After nine enjoyable and rewarding years in the transport industry, I’m moving on. But before I go, I want to offer some observations

We must persuade more people to leave their cars at home

As I prepare to bid farewell to The Go-Ahead Group, this month marks the end of a stint of nearly nine years in public transport. In many industries, that might seem a long time. However in transport, I realise I’m still very much a newbie.

It’s been an enjoyable and rewarding experience building better bus and train services for customers and communities across the UK, Europe and Singapore. But before I go, I want to offer some observations about the transport industry – the good, the bad and the ugly – from a customer experience, strategy and marketing perspective.

As an industry, we have incredible strengths but we have the odd blindspot, too. More importantly, we have a huge opportunity that we need to seize.

Public transport in the UK has the potential to be the best in Europe and it could command a much larger share of all journeys. We should, and we must, persuade more people to leave their cars at home. But to achieve that, the industry needs to make a truly persuasive case for the benefits it can offer in building economic growth, in creating stronger communities, in improving public health and in meeting Britain’s net zero carbon commitment.

So without further ado, here is my advice in achieving that vision – intended in a constructive, rather than critical, spirit:

Values driven

Starting on a positive note, the transport industry is packed with motivated people who love their jobs and who care deeply about what they do for a living. Rail and bus operators are, generally speaking, a supportive group who look out for each other when the going gets tough.

There can be no ambiguity about the social purpose of what we do. We deliver for communities by delivering an essential service. And I believe everybody in transport – whether public sector or private sector, infrastructure provider or operator – shares a common goal of making our customers’ everyday lives easier and more convenient.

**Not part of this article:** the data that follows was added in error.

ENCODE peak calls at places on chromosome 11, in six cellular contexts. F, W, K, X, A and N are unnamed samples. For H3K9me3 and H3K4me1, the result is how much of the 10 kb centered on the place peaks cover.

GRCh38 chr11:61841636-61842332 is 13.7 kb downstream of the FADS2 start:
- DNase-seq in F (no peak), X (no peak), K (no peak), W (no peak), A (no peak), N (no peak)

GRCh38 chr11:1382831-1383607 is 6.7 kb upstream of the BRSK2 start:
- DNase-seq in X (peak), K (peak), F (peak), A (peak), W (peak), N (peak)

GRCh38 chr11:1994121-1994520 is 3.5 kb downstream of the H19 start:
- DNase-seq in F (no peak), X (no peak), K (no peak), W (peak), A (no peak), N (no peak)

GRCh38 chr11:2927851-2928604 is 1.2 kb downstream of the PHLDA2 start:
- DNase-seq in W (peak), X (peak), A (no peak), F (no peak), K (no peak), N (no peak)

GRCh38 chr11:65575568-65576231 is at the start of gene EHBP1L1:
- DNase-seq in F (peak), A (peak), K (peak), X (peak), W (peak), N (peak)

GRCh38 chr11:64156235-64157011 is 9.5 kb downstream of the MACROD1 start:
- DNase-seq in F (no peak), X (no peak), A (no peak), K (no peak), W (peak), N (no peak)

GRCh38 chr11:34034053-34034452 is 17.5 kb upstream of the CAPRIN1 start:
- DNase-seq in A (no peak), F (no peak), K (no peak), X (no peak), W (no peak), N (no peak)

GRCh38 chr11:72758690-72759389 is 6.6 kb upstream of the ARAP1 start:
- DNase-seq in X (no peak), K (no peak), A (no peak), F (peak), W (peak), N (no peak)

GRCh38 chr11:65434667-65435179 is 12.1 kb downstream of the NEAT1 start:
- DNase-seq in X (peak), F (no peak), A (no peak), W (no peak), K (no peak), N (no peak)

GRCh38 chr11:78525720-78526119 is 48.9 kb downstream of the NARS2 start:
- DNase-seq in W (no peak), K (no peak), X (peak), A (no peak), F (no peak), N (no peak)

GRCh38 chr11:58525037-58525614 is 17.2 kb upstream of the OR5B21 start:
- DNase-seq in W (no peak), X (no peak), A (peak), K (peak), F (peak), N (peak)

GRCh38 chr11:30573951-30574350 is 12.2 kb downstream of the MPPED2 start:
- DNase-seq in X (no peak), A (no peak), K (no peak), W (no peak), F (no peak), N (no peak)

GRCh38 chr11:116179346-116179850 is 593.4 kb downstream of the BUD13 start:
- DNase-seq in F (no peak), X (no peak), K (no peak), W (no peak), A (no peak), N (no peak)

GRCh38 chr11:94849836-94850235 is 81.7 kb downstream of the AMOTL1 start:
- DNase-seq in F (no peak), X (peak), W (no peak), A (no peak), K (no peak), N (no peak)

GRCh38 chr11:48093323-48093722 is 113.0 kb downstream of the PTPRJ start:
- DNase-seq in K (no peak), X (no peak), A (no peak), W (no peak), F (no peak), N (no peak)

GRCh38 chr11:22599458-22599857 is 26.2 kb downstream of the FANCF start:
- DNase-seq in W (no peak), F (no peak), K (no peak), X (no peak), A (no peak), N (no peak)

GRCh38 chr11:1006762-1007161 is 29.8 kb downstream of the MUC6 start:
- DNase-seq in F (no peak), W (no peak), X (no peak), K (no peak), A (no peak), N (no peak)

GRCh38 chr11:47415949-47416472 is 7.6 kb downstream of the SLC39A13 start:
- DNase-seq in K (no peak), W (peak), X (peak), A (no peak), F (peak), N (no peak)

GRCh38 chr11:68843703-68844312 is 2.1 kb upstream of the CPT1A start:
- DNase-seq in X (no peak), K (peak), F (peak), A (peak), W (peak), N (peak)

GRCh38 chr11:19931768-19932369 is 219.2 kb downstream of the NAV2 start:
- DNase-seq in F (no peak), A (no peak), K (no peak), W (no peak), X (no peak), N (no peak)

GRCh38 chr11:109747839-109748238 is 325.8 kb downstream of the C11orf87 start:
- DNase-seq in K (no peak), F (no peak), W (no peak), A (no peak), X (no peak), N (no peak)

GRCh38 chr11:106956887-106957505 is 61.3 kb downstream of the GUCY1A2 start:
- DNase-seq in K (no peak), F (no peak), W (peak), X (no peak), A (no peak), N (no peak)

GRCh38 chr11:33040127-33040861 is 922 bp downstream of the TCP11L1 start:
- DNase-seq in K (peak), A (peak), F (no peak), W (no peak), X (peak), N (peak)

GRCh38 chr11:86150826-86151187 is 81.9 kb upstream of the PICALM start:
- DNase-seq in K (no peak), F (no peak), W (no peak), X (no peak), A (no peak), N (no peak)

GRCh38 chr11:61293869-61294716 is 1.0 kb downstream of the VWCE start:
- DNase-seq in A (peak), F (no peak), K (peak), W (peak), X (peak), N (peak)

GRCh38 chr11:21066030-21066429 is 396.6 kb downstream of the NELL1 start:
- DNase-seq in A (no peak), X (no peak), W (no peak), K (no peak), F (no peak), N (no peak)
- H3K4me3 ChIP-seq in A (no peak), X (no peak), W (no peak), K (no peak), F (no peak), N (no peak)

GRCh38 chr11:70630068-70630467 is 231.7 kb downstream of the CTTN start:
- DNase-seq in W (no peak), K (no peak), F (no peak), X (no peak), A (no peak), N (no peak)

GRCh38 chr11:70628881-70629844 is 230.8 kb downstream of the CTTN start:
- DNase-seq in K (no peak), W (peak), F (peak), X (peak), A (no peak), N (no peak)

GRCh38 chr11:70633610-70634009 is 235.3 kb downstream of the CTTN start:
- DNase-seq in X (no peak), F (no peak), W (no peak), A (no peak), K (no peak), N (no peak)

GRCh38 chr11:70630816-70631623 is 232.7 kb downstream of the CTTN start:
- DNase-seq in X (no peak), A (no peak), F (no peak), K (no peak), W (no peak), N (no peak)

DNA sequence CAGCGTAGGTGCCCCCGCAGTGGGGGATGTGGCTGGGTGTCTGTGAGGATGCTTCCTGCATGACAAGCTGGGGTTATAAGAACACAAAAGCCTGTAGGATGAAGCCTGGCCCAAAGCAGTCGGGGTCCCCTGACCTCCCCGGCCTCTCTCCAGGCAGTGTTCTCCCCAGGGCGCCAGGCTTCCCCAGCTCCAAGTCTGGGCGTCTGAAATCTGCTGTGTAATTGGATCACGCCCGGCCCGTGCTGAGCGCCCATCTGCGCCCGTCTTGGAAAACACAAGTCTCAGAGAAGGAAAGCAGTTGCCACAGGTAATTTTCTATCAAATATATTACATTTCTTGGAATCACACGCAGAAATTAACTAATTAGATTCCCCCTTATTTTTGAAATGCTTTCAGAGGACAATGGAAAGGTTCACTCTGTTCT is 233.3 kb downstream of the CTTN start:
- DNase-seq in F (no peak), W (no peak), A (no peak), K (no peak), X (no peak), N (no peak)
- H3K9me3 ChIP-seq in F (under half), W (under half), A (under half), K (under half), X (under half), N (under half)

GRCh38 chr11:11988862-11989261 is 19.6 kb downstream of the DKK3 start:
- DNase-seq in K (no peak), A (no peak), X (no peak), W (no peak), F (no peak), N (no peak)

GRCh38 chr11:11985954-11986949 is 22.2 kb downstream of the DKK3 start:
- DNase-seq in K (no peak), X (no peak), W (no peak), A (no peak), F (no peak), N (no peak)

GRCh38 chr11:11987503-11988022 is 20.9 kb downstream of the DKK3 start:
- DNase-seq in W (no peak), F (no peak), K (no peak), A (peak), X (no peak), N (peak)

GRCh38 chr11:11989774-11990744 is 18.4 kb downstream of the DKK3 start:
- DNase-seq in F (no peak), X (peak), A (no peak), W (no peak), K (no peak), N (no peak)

If you build it, they won’t necessarily come

Marketing is vital in building successful transport services. But there’s a risk of viewing it as secondary to the physical operation of running a bus or a train. Without good sales, without innovative marketing, without building strong relationships with our stakeholders and maintaining a constant focus on delivering what customers want, we won’t have a viable operation – all our buses and trains will sit empty in depots as people find other ways to travel.

To put it bluntly – for too long, we’ve assumed that if we build it, they will come. And that’s just not true

To put it bluntly – for too long, we’ve assumed that if we build it, they will come. And that’s just not true. Of course, poor services, or ones that don’t turn up, aren’t going to win many customers. But getting the operation right is merely our licence to operate. Our industry sometimes tends to see it as the end in itself.

Tesco doesn’t say “I’ve got the baked beans to the shelf, job done”. Yet some of those who work in transport simply argue that transport can prosper on derived demand and sit back waiting for the customers to come. No other sector suffers from that complacency. Howard Schultz didn’t build Starbucks into a global business by simply saying: “I’ve made some coffee in case anybody fancies it”.

Walk a mile in a customer’s shoes

We need to be diligent about asking our customers what matters to them, and what we can do to improve their lives. Transport Focus, and individual operators, carry out polls on satisfaction. But we need to go much deeper to understand whether the service we are providing is what people want. In many consumer industries, focus groups or detailed customer research are carried out every few months covering every possible angle. Transport has never quite got the knack for this – we need to up our game.

At a fundamental level, we need to walk in our customers’ shoes. We tend to say we’re good value for money. Or that it’s easy to grasp basic things about travel – what ticket to buy, which fare is cheapest, which bus to take, or how engineering works will affect a journey. Unfortunately, that’s not always true.

In these days of flexible working, clear information is more important than ever. In London, ticketing is relatively joined up – but still, nobody wants to undertake a mind-bending challenge to establish whether a twice weekly journey into the office is cheaper using contactless payments, an Oyster card, a season ticket or by using return tickets.

It’s still a struggle to persuade people that public transport offers good value in comparison to a car or to calling an Uber.